Falling Short: Sexual Health and LGBTQ+ Youth

This guest post comes from the Planned Parenthood Arizona Education Team’s Casey Scott-Mitchell, who serves as the community education & training coordinator at Planned Parenthood Arizona.

We know most young people in Arizona are not getting sex education in their schools — or if they are, it is often abstinence-only, not fact-based, and not inclusive of all students’ identities. Comprehensive sex education programs do a better job of approaching sexuality from a more holistic perspective covering a range of topics such as STDs, relationships, birth control methods, reproductive anatomy, and abstinence, at an age-appropriate level and utilizing fact-based information. Additionally, comprehensive programs are often more inclusive of students’ identities — specifically various gender identities and sexual orientations.


Schools should be responsible for educating all students about keeping themselves healthy.


However, even with comprehensive sex ed, we often fall short of inclusivity when addressing topics of pregnancy prevention and choices, healthy relationships, and sexual health.

As educators and providers of sexuality information to young people, when we talk about pregnancy we often slip into language that assumes (heterosexual and cisgender) identities, which leaves many folks out of the conversation. We all have a gender identity, a sexual orientation, and sexual behaviors that we engage in — sometimes those pieces line up in a way that is “predictable,” but oftentimes, they don’t.

For example, in working with a student who is a cisgender girl, how often are we going to automatically assume she is attracted to boys, and that she will then be having vaginal/penile sex and therefore be at risk for unintended pregnancy? The answer is often. Continue reading

STD Awareness: Searching for an HIV Vaccine

Ever since the dawn of the AIDS era, researchers have worked nonstop to develop an HIV vaccine. In 1984, Margaret Heckler of the U.S. Department of Health and Human Services famously (over)promised that a vaccine would be ready for testing in two years. But it’s taken much, much longer. This Saturday, May 18, is HIV Vaccine Awareness Day, a celebration of the patients, community members, and scientists who are hard at work bringing this vaccine into existence.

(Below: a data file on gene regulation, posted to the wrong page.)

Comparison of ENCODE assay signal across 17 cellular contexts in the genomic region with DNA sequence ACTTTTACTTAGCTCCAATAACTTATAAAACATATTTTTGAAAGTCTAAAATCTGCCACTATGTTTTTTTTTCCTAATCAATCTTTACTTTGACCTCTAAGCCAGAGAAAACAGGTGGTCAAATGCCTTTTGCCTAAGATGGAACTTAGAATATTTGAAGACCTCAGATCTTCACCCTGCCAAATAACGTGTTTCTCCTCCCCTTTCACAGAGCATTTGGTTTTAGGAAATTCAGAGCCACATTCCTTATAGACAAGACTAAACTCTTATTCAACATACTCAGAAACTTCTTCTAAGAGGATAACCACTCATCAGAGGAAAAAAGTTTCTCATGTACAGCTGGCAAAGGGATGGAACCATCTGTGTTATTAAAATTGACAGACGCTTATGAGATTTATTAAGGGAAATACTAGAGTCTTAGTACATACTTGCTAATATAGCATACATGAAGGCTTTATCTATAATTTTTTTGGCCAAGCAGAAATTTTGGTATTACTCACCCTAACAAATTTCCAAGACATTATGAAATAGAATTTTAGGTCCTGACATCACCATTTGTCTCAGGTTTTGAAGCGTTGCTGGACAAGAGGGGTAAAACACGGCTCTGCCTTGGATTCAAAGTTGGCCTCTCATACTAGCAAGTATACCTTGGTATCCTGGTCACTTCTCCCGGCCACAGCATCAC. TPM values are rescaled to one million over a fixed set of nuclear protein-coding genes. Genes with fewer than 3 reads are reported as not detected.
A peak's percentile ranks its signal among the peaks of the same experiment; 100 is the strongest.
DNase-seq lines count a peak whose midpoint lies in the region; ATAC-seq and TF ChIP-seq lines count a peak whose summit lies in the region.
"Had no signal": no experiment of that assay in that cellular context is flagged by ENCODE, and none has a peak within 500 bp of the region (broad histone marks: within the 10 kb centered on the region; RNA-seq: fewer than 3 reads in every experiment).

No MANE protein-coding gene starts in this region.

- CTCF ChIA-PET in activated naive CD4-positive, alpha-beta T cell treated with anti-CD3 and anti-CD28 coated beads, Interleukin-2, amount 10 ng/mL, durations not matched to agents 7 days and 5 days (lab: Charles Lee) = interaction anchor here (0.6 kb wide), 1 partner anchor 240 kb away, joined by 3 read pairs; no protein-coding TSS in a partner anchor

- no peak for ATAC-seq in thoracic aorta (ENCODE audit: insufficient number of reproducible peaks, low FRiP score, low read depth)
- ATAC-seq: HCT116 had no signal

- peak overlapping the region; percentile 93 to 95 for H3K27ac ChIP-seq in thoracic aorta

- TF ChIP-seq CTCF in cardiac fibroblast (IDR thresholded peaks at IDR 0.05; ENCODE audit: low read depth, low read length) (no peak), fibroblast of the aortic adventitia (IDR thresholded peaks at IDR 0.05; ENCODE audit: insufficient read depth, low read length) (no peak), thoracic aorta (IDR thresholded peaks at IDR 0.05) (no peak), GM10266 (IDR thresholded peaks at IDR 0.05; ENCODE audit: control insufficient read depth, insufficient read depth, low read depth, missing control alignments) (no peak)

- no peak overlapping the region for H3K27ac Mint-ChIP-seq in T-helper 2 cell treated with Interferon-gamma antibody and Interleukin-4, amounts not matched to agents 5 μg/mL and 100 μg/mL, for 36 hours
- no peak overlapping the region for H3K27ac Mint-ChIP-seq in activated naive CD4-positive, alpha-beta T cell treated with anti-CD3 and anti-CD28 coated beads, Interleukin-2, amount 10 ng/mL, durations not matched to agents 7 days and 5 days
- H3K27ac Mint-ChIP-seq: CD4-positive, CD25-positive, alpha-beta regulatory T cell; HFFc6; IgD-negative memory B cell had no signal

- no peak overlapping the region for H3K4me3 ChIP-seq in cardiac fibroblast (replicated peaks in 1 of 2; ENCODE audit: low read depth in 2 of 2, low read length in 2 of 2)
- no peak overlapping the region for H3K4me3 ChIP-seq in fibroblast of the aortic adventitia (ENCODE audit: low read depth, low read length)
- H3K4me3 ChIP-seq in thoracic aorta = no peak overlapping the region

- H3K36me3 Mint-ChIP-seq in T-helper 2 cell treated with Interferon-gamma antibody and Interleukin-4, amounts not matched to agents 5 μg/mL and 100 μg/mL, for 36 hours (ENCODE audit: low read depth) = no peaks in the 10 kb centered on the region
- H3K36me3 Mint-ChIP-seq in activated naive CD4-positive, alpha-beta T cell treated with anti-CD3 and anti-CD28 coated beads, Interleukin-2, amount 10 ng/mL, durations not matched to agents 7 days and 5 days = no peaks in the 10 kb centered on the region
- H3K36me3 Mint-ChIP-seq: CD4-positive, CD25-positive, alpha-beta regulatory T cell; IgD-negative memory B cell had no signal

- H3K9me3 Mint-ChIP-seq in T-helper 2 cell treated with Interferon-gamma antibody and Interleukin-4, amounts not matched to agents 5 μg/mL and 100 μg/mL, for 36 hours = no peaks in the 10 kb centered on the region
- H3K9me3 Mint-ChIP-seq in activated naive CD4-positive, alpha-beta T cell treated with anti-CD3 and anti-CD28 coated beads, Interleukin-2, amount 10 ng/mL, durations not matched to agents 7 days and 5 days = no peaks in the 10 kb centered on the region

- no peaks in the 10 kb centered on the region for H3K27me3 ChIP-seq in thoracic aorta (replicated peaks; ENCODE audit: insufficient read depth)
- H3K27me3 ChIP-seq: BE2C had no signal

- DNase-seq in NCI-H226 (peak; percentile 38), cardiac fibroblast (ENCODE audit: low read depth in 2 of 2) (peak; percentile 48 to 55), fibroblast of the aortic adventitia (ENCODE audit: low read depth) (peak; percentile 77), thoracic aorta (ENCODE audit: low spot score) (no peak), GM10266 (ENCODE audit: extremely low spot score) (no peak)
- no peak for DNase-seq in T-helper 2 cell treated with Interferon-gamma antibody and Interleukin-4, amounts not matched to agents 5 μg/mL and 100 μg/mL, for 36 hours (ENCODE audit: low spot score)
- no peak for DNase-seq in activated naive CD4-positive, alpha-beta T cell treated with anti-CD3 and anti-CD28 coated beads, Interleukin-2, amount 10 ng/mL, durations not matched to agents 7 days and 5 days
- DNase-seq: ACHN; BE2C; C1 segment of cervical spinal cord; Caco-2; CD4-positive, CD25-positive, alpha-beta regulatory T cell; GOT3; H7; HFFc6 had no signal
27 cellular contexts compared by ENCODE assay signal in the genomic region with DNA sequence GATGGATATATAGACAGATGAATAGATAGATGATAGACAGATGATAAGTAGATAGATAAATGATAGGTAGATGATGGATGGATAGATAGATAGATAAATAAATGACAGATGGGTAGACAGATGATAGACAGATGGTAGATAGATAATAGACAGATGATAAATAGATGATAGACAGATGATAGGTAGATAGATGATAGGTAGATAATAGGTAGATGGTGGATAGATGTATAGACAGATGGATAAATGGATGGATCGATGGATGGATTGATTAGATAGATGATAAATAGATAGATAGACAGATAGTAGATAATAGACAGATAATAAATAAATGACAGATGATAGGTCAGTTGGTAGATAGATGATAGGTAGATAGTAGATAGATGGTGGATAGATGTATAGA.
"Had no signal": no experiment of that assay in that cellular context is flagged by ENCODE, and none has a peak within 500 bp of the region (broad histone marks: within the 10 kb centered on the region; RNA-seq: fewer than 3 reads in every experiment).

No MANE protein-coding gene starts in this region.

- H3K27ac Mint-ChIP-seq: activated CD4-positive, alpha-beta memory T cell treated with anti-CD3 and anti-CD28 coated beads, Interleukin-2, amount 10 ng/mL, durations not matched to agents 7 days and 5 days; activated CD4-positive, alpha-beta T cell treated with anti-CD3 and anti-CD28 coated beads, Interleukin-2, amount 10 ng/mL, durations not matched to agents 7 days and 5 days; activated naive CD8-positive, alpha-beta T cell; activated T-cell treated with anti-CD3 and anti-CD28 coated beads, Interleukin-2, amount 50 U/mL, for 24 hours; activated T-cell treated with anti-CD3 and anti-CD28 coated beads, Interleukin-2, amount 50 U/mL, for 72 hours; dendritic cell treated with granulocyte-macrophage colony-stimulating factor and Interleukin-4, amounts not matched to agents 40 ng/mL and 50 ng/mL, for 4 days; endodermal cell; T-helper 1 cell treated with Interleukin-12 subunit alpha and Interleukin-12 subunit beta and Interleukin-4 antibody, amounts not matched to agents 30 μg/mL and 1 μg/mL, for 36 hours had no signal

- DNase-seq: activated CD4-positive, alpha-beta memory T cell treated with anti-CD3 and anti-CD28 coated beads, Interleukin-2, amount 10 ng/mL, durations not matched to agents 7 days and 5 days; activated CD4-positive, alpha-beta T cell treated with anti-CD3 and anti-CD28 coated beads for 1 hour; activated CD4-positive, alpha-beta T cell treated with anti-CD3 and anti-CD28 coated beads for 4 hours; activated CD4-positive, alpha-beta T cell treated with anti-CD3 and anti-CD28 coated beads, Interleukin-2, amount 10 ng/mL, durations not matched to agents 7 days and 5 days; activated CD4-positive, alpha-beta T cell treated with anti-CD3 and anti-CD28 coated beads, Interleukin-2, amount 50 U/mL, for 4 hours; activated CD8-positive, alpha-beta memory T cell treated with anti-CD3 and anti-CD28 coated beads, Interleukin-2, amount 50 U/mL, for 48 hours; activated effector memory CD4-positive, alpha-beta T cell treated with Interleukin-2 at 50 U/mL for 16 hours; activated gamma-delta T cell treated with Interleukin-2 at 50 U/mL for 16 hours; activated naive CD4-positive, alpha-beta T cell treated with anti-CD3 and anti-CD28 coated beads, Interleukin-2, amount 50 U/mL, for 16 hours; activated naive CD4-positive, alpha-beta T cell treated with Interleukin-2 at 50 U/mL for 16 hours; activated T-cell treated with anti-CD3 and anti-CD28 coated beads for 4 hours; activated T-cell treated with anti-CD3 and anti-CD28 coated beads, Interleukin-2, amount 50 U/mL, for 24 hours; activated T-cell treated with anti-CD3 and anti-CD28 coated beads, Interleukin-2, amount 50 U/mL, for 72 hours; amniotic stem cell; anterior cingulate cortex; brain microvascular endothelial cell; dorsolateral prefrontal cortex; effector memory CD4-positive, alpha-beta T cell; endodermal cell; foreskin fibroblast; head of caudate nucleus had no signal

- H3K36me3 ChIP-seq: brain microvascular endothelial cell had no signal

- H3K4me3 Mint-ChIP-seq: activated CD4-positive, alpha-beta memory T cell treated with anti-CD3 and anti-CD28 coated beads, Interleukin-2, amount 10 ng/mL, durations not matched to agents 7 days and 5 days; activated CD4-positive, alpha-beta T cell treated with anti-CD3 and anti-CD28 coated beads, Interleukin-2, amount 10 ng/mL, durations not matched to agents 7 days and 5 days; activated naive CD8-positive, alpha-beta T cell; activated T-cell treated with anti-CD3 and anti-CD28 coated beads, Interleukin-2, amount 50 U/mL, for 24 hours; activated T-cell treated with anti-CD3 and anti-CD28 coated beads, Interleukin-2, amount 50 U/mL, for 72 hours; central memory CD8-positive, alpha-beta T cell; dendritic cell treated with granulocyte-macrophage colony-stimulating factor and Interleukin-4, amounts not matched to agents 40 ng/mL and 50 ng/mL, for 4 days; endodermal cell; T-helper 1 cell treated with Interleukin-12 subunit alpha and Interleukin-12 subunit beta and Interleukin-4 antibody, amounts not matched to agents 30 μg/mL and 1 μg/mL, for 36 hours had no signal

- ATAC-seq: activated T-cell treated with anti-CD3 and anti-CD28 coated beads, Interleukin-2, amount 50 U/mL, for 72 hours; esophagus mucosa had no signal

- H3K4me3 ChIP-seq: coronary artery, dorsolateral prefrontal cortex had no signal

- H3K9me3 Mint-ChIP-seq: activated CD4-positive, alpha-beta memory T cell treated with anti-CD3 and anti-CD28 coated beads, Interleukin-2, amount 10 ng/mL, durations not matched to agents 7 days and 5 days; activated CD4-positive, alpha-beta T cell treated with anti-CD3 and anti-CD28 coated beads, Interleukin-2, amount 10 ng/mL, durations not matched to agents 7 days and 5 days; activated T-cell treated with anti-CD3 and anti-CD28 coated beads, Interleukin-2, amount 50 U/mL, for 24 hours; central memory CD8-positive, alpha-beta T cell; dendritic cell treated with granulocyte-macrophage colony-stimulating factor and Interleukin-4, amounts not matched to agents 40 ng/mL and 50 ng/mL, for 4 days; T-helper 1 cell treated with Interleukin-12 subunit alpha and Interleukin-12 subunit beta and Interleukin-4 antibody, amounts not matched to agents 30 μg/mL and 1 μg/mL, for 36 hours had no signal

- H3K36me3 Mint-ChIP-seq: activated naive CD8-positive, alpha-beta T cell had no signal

Only one vaccine — still in the experimental stage — has shown any effectiveness against HIV.


Hiding from the Immune System

Vaccines are inspired by our own bodies’ ability to fight disease. Usually, when our immune system encounters a threat, it takes note of the viral “antigens,” which are like facial features — a button nose, say, or dramatically arched eyebrows — that make it instantly recognizable. It creates “antibodies,” weapons that can target those antigens like guided missiles. Often, the immune system can remember the distinguishing facial features so it’s ready to attack if the enemy ever returns — giving us immunity, possibly for life.

Vaccines take advantage of our natural ability to create these immune memories by exposing our immune systems to antigens without actually exposing us to infectious viruses. Think of it as a “wanted” poster that helps the immune system recognize “bad guys” before it actually sees them on the street, enabling it to attack and destroy them before they cause disease. Continue reading

Enjoying the Condom of Today While Waiting for the Condom of the Future

When the “consent condom” was introduced last month, it made a minor media splash. The developers of this new condom, packaged in a box that required four hands to open, sought to place the concept of consent at the center of all sexual interactions.

Almost as soon as it grabbed its first headlines, however, the consent condom attracted criticism from multiple sources. Is consent an ongoing dialogue rather than a one-time agreement? Can’t consent be revoked? Do these condoms marginalize people with disabilities that preclude them from opening the box? Couldn’t a rapist force a victim to help open the box, or enlist the assistance of an accomplice? Could they be used as misleading evidence against claims of sexual assault?


With STD rates skyrocketing, more people need to learn how to get the most from condoms — the most protection, the most comfort, and the most pleasure.


Despite the negative reaction, the fact remains that the consent condom succeeded in one goal: provoking public dialogue about the complexity and primacy of consent. It isn’t likely to be a commercial success: Even if a few are sold as novelties, a condom that comes with built-in obstacles doesn’t seem destined for popularity. After all, if regular condoms were too tricky for the inept baby boomers on Seinfeld to master, a complicated gadget requiring four coordinated hands to spring loose probably isn’t going to be a breeze for millennials.

Continue reading

Victories and Vigilance

If you are keeping count, last week saw the 100th day of our Arizona state legislative session. Some might say that the lack of any outright proposals to attack abortion during this legislative session should feel wonderful. It does.

But — although there has been a 63 percent increase in six-week abortion bans introduced in state legislatures across the country — Arizona has seen zero bills further reducing access to reproductive health care because Arizona is already one of the most over-regulated states in the country for abortion care. It does not mean progress has been achieved when it comes to gender equality.

Remaining Vigilant